Phouc NGUYEN, Appellee, v. STATE of Iowa, Appellant.
In this appeal, we primarily consider whether trial counsel's failure to object to prosecutorial misconduct condemned in State v. Graves, 668 N.W.2d 860 (Iowa 2003), resulted in prejudice sufficient to support postconviction relief. The district court granted postconviction relief. It found that questions the prosecutor asked the defendant during cross-examination in a murder case involving the defense theory of mistaken identity, which required the defendant to answer whether specific State's witnesses to the incident were either lying or mistaken, resulted in prejudice and warranted a new trial. We transferred the case to the court of appeals. The court of appeals reversed the district court decision. For the reasons that follow, we agree with the conclusion reached by the court of appeals. We vacate the decision of the court of appeals and reverse the judgment of the district court.
I. Background Facts and Proceedings
Phuoc Nguyen was charged with first-degree murder after he was arrested for participating in the drive-by shooting of Monty Thomas on July 15, 1998. The shooting occurred outside a bar on Forest Avenue in Des Moines called The Cloud. Nguyen claimed he was the victim of mistaken identity. The case proceeded to trial. The State called six eyewitnesses to support its claim that Nguyen was present at the scene and participated in the shooting. These witnesses were Elgin Byron, Shawn Duncan, David Gray, Owen Smith, Rodney Martin, and Deb Doherty.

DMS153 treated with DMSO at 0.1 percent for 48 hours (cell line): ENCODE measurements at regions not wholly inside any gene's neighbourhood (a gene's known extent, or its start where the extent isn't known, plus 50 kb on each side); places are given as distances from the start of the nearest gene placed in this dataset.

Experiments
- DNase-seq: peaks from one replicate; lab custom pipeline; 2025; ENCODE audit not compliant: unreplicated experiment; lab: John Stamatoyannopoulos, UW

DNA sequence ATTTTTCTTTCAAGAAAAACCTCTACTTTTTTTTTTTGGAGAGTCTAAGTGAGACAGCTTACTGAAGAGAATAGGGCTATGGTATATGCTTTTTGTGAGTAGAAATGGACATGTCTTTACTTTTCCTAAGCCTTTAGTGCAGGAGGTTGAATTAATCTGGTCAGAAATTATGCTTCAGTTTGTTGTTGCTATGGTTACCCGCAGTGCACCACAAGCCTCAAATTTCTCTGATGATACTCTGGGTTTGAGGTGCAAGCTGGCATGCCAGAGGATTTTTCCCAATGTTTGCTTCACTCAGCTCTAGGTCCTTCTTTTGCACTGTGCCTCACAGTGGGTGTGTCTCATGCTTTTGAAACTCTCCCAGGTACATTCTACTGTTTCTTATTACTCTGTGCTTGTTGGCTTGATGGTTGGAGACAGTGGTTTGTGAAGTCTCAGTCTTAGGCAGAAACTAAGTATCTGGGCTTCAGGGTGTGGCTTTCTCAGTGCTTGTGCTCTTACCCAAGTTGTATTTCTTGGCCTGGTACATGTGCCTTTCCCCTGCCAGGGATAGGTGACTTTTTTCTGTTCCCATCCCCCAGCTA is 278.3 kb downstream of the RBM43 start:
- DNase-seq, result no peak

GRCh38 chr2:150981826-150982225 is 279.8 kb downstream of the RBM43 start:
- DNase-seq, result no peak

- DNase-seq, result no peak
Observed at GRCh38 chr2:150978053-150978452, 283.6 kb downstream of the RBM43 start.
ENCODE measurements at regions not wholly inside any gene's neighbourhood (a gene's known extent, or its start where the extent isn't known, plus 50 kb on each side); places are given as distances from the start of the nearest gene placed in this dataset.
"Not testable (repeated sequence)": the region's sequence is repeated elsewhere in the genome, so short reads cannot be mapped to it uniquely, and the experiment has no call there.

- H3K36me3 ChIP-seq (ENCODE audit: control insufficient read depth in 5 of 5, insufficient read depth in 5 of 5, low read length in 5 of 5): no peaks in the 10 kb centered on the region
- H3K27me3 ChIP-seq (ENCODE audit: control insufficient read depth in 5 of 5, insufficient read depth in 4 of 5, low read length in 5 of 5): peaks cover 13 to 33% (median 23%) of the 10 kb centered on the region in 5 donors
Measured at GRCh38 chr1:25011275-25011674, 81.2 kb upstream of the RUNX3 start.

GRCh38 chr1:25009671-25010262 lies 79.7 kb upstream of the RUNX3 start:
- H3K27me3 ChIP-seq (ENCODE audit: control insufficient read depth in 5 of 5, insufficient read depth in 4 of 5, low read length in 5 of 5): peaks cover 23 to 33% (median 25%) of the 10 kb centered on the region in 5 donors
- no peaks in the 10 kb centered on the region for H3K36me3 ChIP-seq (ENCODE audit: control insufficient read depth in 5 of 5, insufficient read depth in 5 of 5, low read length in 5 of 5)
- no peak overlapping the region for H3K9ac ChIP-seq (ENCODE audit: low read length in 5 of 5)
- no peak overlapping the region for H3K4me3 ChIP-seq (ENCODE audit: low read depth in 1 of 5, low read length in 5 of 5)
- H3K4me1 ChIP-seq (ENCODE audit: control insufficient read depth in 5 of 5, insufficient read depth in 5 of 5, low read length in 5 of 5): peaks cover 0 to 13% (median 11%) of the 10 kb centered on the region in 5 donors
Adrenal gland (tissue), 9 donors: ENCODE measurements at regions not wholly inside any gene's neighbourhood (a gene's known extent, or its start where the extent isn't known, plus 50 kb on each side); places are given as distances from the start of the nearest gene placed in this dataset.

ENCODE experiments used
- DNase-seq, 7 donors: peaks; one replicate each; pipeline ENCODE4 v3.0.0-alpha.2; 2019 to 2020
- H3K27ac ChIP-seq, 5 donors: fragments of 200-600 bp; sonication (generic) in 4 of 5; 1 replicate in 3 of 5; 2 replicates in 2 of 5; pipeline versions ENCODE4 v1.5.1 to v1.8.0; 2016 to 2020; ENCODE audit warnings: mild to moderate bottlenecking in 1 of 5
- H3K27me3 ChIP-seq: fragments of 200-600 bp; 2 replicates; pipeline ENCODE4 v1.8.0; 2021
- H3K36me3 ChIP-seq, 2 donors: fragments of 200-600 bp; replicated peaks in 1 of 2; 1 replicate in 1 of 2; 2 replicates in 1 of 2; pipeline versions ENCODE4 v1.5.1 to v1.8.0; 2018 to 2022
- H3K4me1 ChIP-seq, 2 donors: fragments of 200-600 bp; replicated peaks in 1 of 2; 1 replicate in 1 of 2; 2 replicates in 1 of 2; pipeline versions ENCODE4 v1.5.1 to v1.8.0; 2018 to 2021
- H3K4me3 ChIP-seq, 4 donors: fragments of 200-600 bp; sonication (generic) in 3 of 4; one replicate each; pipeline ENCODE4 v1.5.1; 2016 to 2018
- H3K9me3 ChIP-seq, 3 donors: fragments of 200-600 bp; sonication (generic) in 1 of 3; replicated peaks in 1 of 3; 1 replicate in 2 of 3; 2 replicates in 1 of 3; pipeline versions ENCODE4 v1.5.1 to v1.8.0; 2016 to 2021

Elgin Byron, a cousin of the shooting victim, identified Nguyen as the driver of the car involved in the shooting. Byron testified that between 8:30 and 8:45 on the evening of the shooting, as the sun was setting, he was at the Drake Liquor Store on Forest Avenue about a block from The Cloud. As he left the store to go to his car, he saw a dark-colored vehicle turn west from Martin Luther King Boulevard onto Forest Avenue and stop in the middle of the street in front of The Cloud. Byron was attracted to the vehicle because its tires “screeched” as it turned the corner. After the car stopped, he heard “a lot of shooting.” Byron immediately ran back into the store and told the clerk to call 9-1-1. He then exited the store and observed the dark car speed west on Forest Avenue-toward him-then turn south on 21st Street. The car drove past Byron to turn on 21st Street. He recognized the car from having seen it at the bank where he worked. He also recognized the driver, Nguyen, as a bank customer.
Shawn Duncan testified that he was standing outside The Cloud when the shooting occurred. He could not identify Nguyen, but he testified the shots came from “a four-door Mitsubishi Diamante between a ′95 and ′97 model.” In addition, Duncan identified Thanh Dao, who was a passenger in the car when Nguyen was arrested, as a shooter.